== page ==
I read the Twilight series and I enjoyed the books while I was reading them. I read them, and read them quickly and got to the end of the series. And as soon as I was done, I was like ‘I enjoyed that but I kind of feel icky now.’ I decided to think about why that was.

It occasionally occurs to me to want to take some of the things that are really popular about Twilight and flip them. The whole idea for this series came to me because a scene came to mind in which a young woman finds a vampire in her bedroom watching her sleep. And rather than that somehow endearing, she freaks out on him, calls the cops, and when he gets too close she kicks the crap out of him.

That was really the impetus for this entire series and once I had the idea for that one scenes, I was like ‘oh man, there are so many things like that that I want to do. Can I actually roll them into one series? Is that too much?’ I decided that you know what? Why not. I would try it. So, Vic came to me as the character that would do that.

There are some harmless tropes in YA fantasy, and I then think there are some more harmful tropes in YA fantasy in terms of the way that we handle relationships and our own self-worth… 
I wanted to address some of those more important ones, and also some of the frivolous ones. Like who cares if your character isn’t actually an average teenager at the start of their story even if though think they are? That’s less important than what she considers to a healthy relationship with another human being.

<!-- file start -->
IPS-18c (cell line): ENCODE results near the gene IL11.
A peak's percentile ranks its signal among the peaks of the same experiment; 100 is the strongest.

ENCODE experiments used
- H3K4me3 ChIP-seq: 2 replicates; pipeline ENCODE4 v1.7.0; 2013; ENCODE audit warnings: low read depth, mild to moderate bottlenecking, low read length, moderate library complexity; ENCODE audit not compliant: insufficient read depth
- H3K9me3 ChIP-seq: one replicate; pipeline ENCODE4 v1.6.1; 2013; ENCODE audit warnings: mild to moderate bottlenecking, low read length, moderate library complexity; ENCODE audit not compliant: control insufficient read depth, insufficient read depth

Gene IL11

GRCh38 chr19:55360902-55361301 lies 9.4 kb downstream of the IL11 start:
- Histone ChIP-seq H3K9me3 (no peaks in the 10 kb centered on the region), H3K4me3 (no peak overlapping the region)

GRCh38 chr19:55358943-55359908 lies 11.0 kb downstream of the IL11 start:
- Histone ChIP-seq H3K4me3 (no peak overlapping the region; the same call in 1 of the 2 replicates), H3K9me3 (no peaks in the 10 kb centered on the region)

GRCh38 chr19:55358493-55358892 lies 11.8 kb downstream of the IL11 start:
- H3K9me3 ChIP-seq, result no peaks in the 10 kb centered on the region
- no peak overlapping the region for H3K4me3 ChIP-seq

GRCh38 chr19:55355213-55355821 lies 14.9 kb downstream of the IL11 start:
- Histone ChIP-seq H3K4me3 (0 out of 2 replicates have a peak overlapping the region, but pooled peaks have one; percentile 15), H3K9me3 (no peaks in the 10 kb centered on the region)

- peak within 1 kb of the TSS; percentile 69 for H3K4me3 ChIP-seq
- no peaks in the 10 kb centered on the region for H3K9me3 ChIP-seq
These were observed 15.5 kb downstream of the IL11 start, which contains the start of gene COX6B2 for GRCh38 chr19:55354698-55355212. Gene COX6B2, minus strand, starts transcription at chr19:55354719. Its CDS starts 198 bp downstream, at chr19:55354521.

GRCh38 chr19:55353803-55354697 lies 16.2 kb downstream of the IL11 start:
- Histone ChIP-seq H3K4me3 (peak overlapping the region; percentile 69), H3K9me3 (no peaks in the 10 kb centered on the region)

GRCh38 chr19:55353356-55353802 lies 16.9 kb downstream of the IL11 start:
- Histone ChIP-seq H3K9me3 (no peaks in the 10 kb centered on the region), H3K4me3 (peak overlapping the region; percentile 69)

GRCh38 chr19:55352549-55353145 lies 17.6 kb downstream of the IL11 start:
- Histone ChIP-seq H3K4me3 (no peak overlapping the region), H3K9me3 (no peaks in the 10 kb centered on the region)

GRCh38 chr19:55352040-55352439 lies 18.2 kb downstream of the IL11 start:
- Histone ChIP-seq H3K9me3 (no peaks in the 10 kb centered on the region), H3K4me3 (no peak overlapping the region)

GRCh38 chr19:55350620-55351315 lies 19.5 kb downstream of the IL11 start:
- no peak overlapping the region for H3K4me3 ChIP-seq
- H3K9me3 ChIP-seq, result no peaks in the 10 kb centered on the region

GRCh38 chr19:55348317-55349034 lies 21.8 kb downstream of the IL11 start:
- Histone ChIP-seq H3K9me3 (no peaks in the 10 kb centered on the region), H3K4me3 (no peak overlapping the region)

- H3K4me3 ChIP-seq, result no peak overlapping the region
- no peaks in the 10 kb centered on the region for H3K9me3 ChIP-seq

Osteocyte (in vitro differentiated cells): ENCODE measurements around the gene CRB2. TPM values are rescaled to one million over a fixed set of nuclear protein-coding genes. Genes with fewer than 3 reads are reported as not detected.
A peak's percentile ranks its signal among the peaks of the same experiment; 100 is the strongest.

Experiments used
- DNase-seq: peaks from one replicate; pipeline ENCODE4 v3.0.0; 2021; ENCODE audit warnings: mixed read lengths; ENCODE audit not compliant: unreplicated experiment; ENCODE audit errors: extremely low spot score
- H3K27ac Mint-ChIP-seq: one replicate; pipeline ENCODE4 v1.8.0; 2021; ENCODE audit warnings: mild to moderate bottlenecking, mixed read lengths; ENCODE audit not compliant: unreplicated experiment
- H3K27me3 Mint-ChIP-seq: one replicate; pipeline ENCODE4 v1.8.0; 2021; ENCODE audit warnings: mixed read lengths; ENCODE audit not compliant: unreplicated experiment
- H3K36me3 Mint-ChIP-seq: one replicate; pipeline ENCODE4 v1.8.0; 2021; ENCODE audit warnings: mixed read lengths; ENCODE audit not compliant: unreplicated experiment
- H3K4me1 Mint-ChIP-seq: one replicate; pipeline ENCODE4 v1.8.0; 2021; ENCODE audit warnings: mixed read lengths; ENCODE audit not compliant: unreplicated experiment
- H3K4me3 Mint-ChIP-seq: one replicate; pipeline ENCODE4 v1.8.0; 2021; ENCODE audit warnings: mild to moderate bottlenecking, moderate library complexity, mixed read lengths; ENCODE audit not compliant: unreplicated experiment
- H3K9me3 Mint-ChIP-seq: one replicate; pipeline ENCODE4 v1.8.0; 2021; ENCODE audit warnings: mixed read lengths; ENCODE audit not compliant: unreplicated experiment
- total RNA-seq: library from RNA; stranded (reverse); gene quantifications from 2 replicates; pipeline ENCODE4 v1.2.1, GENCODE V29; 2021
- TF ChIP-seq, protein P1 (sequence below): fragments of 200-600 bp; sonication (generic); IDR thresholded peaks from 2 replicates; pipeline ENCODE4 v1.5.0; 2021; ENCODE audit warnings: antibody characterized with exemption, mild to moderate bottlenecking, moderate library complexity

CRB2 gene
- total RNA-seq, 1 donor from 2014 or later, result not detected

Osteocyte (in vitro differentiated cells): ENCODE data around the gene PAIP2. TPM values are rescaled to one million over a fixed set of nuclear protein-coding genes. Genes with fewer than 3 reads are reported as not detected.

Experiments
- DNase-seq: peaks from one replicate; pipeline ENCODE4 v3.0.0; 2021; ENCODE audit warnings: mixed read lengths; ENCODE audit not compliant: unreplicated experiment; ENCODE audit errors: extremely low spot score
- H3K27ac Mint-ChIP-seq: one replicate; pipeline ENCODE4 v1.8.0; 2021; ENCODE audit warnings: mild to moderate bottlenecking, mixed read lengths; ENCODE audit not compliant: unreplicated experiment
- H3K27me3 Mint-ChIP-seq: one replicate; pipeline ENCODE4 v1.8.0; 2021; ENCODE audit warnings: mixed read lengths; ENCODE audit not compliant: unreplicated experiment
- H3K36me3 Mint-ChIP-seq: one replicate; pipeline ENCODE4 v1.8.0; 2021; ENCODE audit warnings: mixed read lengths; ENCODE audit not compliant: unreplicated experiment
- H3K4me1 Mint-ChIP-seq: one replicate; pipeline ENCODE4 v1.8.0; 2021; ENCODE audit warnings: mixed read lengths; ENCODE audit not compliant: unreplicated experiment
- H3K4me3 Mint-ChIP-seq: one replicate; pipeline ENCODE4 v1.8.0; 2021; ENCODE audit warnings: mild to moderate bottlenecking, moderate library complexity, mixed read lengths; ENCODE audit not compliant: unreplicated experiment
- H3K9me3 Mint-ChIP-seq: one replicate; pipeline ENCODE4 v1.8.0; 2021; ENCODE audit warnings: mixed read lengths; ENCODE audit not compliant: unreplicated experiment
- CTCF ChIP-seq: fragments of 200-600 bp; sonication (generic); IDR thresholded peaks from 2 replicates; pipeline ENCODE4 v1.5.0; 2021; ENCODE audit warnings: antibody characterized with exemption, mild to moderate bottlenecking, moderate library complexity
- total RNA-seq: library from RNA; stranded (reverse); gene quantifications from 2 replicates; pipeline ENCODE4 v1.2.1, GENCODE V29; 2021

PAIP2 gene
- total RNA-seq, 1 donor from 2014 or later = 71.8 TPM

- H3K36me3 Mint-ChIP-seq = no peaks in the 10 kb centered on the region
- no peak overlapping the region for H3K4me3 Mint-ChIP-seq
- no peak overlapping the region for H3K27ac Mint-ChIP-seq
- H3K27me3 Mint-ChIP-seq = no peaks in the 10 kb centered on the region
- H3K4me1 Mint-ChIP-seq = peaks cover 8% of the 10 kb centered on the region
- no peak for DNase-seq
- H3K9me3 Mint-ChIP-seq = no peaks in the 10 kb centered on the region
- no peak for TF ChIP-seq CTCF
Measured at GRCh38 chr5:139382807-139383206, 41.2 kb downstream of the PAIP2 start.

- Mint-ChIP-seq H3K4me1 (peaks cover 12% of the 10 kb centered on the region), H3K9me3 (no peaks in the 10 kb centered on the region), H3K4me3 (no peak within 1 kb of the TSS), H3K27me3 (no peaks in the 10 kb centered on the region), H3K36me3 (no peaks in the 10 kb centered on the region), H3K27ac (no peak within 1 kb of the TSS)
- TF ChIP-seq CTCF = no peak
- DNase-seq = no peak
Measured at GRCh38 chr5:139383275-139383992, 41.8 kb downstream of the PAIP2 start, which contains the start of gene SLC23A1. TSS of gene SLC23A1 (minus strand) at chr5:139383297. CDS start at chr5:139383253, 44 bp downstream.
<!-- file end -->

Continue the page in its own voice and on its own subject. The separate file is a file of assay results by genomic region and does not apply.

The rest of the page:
There are a lot of harmful stereotypes that are perpetuated too, and there is a lot of stuff that I didn’t even realize until much later in life. I’m in my mid-thirties now, and It wasn’t probably even until my mid-twenties that I actually started to question this stuff. Just thinking about those things in a different light, and deciding to that I wanted to write a series that hopefully throws light on those in a way that is funny, and also makes people question the original trope.

You posted on your blog a fairly lengthy post about Black Lives Matter. Victoria Marmot is a young woman of colour. Was representation important to you in this series?

Yes and no. What’s important to me is to have a character that is relatable and human. I think that representation is hugely important and I think it’s important that there be main characters of colour in fiction more often—who are the good guys. I think that’s hugely important and I think that they are currently underrepresented in the genre, so I wanted to contribute what little I could to that.

But more importantly, I think honestly it matters as little as a character’s hair colour or eye colour. It should matter that little. It should just be a feature that is there, and is neither here nor there. It’s just part of what they look like. And unfortunately, that’s not the world we currently live in, but that’s the world I would like us to live in.

Vic is a young woman of colour because that’s who she is. I’m not out to tell a story that I’m not familiar with, a story of about struggles that come with that that I don’t know. They of course come up because those come up, but the story is not about race. The story is about Vic.


Read more about the Victoria Marmot series on Virginia McClain’s site. The Victoria Marmot series is available from Amazon, Barnes & Noble, and all ebook retailers. The fourth book in the series will release in January.